Maybe that helps the architects of the fumigation policy sleep at night. But it hasn’t reduced coca-growing in Colombia or the Andes.

    Statements like that one belong on the same pile of crap as "We’ll be greeted as liberators," "Travel controls will bring an opening in Cuba," and other recent chestnuts of massive foreign-policy failure.

  5. Adam Isacson Says:

    This from Caracho, who was having trouble posting his/her comment and sent this by e-mail:

    I guess my last sentence didn’t really sink in, but I’ll take your response to mean: “Welcome to my blog!” anyway. In the spirit of even more constructive debate, let’s agree on some common ground: Coca is a lousy development model and a poor way for individual, family, and community to escape from poverty, hunger, and physical insecurity. Almost always, it doesn’t work as a get-rich-quick scheme and growers are simply used and discarded by the intermediaries and traffickers who orchestrate the system and absorb the lion’s share of the profit. We all wish fewer people got stuck in the tar pit, for numerous reasons. Still with me?

    Our difference of opinion lies in assessing the motivation for why individuals would participate in that system. You argue that there is no other way but to be sucked in to the voragine and that making coca base as fast as you can is entirely understandable and apparently condonable, due to state neglect and poverty. I think that it is a mistake to close eyes to the additional role played by personal choice, particularly in the context of a historical near total absence of any stigma attached to growing/processing and a serious lack of enforcement of Colombian law (an important part of state neglect).
    By your logic, every one of the conditions (1-4) above could just as easily apply to Ugandan ivory poachers and traffickers in exotic species, yet I expect you wouldn’t be an apologist for elephant slaughterers. Besides for the pace at which they extinguish endangered species, s it just the safety in numbers that makes coca production in Colombia different?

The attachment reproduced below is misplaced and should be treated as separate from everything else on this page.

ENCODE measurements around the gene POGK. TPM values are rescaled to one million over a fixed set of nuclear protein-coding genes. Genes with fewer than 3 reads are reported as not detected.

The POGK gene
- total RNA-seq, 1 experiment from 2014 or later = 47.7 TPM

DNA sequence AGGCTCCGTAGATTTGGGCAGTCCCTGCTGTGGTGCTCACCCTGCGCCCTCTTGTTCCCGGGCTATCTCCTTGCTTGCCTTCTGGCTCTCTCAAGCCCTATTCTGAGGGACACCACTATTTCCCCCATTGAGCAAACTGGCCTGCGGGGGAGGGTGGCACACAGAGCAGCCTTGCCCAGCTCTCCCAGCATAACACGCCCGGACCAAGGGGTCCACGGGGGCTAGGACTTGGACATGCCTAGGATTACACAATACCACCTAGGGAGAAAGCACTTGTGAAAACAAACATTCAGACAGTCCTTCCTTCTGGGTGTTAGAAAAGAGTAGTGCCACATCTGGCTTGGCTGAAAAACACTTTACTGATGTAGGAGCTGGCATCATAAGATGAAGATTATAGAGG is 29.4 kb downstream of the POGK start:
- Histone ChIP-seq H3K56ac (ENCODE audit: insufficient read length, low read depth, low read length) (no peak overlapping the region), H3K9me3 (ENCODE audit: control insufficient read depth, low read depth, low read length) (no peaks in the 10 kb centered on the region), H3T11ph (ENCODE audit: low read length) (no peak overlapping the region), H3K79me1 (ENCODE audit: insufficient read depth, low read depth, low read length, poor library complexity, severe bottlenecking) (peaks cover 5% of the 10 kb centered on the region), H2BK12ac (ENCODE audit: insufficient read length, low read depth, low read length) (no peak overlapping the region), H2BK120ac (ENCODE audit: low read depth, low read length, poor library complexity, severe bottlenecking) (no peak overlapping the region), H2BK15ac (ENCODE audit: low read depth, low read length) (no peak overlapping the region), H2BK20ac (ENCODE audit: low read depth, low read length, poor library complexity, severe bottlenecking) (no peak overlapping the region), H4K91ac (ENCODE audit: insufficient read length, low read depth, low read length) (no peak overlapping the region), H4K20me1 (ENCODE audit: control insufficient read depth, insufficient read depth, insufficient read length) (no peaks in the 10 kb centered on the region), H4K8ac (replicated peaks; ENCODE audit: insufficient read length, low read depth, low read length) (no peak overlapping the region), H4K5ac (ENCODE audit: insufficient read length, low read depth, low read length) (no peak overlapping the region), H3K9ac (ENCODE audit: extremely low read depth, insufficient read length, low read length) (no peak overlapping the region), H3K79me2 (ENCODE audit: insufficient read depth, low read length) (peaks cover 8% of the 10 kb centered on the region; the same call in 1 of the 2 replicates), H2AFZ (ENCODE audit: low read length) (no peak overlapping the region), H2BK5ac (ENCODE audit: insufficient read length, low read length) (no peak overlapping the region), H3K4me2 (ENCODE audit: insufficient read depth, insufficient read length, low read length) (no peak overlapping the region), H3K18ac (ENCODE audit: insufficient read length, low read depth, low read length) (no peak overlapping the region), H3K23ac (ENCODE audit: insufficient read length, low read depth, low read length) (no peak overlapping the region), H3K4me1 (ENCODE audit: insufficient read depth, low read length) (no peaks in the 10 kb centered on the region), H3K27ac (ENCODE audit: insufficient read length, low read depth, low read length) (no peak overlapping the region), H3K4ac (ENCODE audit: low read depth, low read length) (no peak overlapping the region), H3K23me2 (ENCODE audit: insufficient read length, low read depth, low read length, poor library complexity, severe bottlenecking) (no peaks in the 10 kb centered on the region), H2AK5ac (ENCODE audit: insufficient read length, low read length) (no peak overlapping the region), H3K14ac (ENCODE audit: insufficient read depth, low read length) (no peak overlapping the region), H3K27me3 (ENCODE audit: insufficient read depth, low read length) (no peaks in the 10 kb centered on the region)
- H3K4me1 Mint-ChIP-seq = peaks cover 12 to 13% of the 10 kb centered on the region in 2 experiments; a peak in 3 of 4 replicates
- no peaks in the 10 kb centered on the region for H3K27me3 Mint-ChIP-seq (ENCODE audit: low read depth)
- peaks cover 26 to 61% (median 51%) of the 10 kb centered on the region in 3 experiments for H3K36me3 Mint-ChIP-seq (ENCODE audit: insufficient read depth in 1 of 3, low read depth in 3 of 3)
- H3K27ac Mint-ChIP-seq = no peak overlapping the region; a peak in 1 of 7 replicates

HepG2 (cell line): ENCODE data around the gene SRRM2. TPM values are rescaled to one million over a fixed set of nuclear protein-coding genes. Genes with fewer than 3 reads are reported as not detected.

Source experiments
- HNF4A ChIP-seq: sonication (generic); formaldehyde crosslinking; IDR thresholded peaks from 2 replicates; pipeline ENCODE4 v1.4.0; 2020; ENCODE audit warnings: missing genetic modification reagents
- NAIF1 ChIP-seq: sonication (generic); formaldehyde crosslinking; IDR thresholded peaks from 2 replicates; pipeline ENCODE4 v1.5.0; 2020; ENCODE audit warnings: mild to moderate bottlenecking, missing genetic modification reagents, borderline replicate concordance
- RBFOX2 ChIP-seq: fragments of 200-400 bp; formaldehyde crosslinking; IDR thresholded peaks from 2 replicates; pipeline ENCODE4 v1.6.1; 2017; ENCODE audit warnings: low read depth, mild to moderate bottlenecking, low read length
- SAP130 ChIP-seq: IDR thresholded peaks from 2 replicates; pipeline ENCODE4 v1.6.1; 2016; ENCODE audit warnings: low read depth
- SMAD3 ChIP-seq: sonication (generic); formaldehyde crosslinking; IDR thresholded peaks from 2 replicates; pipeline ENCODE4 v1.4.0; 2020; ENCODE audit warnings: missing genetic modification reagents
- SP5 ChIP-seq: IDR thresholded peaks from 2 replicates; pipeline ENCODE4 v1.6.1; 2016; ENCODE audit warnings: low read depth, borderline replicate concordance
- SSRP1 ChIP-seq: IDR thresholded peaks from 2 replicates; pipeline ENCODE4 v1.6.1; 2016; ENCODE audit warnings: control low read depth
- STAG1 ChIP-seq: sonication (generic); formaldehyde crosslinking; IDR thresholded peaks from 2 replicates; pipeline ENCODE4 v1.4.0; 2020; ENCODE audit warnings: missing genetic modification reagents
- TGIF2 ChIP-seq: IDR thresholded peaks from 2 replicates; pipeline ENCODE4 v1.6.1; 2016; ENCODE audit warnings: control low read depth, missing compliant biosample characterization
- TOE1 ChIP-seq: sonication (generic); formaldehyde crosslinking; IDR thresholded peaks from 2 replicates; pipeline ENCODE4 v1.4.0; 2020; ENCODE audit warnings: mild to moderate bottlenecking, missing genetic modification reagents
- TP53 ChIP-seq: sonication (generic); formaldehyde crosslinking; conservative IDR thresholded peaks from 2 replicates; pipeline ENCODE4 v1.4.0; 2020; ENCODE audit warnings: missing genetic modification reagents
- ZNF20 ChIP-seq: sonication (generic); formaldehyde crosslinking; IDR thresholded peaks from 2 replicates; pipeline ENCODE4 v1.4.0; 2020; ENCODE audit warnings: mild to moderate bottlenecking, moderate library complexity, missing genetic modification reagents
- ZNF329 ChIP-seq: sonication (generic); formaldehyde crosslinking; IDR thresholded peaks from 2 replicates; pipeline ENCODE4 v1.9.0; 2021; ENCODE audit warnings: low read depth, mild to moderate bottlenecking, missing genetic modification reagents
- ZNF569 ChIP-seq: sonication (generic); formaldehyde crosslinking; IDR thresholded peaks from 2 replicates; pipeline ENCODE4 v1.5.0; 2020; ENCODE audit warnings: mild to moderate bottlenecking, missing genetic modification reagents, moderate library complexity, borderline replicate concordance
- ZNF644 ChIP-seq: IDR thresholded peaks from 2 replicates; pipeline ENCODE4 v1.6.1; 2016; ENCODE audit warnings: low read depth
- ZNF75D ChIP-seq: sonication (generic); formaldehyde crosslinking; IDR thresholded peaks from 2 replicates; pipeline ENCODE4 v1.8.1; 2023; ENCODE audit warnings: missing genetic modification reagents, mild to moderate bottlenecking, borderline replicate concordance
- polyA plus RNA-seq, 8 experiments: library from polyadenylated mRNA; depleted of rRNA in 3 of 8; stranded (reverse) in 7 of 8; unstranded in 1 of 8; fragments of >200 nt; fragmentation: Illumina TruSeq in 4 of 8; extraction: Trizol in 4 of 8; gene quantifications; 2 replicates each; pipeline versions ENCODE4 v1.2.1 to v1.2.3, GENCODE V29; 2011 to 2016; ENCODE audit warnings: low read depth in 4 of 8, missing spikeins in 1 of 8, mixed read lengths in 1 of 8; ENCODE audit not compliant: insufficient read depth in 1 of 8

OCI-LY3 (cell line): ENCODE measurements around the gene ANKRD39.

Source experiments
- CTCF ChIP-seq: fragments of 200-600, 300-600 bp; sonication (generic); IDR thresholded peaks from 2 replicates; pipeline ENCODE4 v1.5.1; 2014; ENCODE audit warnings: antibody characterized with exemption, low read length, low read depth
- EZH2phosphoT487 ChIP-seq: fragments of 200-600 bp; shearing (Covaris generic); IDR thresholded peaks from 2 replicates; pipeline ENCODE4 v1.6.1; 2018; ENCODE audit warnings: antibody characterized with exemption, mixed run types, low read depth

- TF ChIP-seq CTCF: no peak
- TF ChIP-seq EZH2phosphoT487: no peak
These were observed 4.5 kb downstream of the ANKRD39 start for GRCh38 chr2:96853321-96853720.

Hard data on what the underlying motivations are for growing coca are scarce. Most foundations shy away from funding field research in dangerous places. The target audience is hard to survey. Questionnaire format and survey methodology can steer witnesses or bias the interpretation of answers. To fill the void, conclusions are most often drawn from anecdotal sources. They are often based on a journalist’s research for one page of copy and an interview or two with someone who meets the description before that fast-approaching deadline. Other times they derive from material gathered by interest groups, many of which arguably have a dog in the fight, encouraging them to seek out opinions that reinforce their own conclusions already reached before embarking on the research.

    The best publicly available, methodically collected source of grower motivation is probably the UN, which has recently published its analysis of agro-cultural characteristics of coca production in Colombia, based on almost 1,400 interviews of coca growers throughout Colombia. See http://www.biesimci.org. When field researchers asked respondents for their principal reason for growing coca, guess which answer came in at the top? Profitability (33%). See page 76. “No other options” did come in a close second (28%), but I’d probably say “no other options” too if I were approached by several strangers asking me why I was engaged in an illegal activity. Interestingly, a strong number four (17%) was that coca growing is a “regional custom,” which could also be interpreted as a euphemism for “everybody else is doing it.” (Number three [21%] was easy market access).

    The UN, in its most recent Colombia coca cultivation survey (published in 2006 for 2005), also disagrees with you about the strength of the correlation between coca growing and poverty. It is a passage worth repeating here: “However, if Colombian poverty indicators are compared with those of other Andean Countries, the argument of a strong linkage between poverty of livelihoods and cocaine production seems weak. In fact, if poverty were to boost coca cultivation, largest coca crops should move to poorest Andean countries, which is not the case.” See page 41 of the Survey, accessible at http://www.unodc.org/unodc/en/crop_monitoring.html

    I never said that the coca grower deserves to get sprayed by poisons, but I would argue that his weeds deserve to be sprayed with weed killer. He also needs to be encouraged – from all sides – to look at coca as a dead end road. Telling him that the government is his enemy and to blame for his ills doesn’t seem to me like the best way to do that.

    Don’t distort my argument by acting as if my aim is to demonize the little guy. I’m doing the opposite by saying that you too often take him for a fool and assume that he/she isn’t making deliberate economic decisions for reasons that go well beyond state neglect and poverty. Call it the law of conservation of effort or call it common sense. If we don’t work harder to really understand why they’re growing, we’re not going to get better at proposing solutions for how to end the practice.